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Three important questions for the Flyers as Training Camp opens with Phase 3

Training Camp is here, but with it comes plenty of questions.

Boston Bruins v Philadelphia Flyers Photo by Len Redkoles/NHLI via Getty Images

Phase 3 is here!

The Philadelphia Flyers have had some of their players on the ice in recent weeks during Phase 2, but now things really get underway with Training Camp in Phase 3.

The Flyers have less than three weeks until their first round-robin game is scheduled. They must use that time wisely, and most importantly stay safe and healthy to get through this.

Here are three important questions as Training Camp opens with Phase 3:

Can the Flyers stay hot heading into the playoffs?

The Flyers were the hottest team in the league prior to the NHL being suspended on March 12th. Their second-half surge catapulted them all the way to the top of the Metropolitan Division – even if they were only in first place for a few fleeing moments. They solidified themselves as one of the best teams in the Eastern Conference with a 19-6-1 record since January 8th, including a 14-4-0 record in February and March.

In early March, the Flyers were one of the teams to watch out for in the East. They had won nine games in a row (and 10 of 11 and 12 of 14) prior to a 2-0 loss to the Bruins in their final game of the regular season on March 10th. They took down everyone in their path to move out of the Wild Card race and into the race at the top of the Metro.

The Flyers were slated to go through a pretty tough stretch in the middle of March that was cancelled due to the suspension. From a pure hockey perspective, while acknowledging the heaviness of the global pandemic, they avoided a possible bump in the road on the way to the playoffs. Rather than potentially hitting a rut in March or April, the season was cancelled and the Flyers now head into the playoffs without going through those possible trials and tribulations that a rough stretch brings to a team.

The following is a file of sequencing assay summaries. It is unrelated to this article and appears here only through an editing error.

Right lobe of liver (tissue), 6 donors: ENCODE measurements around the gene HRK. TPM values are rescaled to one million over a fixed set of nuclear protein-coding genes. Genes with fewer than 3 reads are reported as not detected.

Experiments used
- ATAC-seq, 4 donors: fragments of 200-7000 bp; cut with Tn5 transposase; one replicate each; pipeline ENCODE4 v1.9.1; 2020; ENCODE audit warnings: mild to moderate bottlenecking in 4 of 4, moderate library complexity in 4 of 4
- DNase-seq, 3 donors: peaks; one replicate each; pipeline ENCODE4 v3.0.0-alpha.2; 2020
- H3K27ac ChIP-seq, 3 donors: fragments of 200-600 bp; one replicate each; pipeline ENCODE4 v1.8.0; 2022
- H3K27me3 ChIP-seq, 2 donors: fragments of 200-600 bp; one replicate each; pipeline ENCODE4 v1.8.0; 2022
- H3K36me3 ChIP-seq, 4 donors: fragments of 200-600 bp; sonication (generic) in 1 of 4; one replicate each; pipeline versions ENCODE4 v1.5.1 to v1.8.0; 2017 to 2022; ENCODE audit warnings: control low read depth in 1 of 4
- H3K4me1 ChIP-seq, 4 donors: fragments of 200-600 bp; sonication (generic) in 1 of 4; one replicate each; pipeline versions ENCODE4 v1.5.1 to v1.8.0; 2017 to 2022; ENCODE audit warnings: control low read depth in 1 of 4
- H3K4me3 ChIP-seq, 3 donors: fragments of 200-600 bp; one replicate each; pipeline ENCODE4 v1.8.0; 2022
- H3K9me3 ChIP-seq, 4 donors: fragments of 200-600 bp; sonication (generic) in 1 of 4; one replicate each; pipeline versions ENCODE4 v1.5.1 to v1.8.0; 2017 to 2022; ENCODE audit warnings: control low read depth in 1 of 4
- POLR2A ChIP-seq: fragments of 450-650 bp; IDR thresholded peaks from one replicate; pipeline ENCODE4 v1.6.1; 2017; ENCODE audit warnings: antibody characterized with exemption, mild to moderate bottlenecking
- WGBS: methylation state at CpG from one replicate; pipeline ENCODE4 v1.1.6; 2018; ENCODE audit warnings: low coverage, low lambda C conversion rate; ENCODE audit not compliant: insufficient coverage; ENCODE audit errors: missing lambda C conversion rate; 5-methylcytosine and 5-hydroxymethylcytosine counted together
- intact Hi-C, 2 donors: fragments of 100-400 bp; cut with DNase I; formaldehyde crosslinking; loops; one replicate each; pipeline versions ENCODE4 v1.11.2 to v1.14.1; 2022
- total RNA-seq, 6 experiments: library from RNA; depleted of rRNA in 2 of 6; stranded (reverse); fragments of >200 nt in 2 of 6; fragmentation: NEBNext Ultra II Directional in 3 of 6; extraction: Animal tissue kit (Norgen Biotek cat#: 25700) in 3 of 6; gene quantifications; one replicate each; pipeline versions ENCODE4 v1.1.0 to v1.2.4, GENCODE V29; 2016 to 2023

The team proved that they were able to bounce back from losses during their winning streak as they did not lose back-to-back games after their four-game losing streak from December 31st to January 7th. However, they never really dealt with the adversity of losing multiple games in a row. They were able to respond earlier in the season to losing streaks, but the late-season roster only knew success. How will they respond to being off for four months? And how will they respond if they lose a few games in a row?


How will Alain Vigneault handle this unusual Training Camp?

Everyone knows what NHL Training Camp is typically for: getting into game shape, whittling down the roster, and positional battles. Players are learning new systems, creating chemistry under a new coach or with new players, and gearing up for a full 82-game slate (and hopefully more). But not this time around.

Players may need to get back into shape, depending on how much they were able to work out during quarantine over the last four months. While players like Ivan Provorov only used that time to work out, other players may not have had access to a hockey rink or professional gym equipment. Hopefully they all did, or made use of Phase 2 to do that, but it’s still a question mark.